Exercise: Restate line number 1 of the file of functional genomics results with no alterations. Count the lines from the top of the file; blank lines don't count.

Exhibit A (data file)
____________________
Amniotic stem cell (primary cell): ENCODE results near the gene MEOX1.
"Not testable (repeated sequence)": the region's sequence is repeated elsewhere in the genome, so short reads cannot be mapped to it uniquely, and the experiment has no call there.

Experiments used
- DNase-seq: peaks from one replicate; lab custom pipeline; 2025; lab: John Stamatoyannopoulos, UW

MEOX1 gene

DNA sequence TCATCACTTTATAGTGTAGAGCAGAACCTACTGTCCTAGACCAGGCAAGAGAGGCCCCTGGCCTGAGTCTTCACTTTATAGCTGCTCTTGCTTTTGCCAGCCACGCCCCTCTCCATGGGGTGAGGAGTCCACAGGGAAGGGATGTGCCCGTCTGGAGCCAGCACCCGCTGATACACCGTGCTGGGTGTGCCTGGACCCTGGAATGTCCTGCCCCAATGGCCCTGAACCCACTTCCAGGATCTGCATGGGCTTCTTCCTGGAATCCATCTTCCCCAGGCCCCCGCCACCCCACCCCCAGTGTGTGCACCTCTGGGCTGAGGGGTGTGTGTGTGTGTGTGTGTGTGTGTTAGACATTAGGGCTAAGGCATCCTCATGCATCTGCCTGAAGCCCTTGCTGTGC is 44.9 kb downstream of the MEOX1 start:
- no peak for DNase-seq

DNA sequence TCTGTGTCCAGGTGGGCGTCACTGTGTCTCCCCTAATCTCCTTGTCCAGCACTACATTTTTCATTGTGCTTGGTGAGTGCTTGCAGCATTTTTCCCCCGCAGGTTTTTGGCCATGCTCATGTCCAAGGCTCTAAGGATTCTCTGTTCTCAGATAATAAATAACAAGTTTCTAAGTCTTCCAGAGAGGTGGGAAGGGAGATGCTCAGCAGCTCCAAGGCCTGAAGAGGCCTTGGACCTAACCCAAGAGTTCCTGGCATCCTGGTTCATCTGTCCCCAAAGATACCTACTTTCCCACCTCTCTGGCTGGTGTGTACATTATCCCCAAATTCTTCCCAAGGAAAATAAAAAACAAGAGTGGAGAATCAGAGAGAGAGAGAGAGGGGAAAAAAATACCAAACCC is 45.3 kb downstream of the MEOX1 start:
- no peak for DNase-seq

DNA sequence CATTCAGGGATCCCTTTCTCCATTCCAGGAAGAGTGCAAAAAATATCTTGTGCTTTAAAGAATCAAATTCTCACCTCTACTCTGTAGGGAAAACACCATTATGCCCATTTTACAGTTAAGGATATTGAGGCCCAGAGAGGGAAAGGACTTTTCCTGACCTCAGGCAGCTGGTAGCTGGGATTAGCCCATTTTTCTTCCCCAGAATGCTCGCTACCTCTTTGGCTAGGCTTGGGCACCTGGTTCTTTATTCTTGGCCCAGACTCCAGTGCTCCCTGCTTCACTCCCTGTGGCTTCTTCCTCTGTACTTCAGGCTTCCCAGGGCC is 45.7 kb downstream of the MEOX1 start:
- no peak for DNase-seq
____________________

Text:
Amniotic stem cell (primary cell): ENCODE results near the gene MEOX1.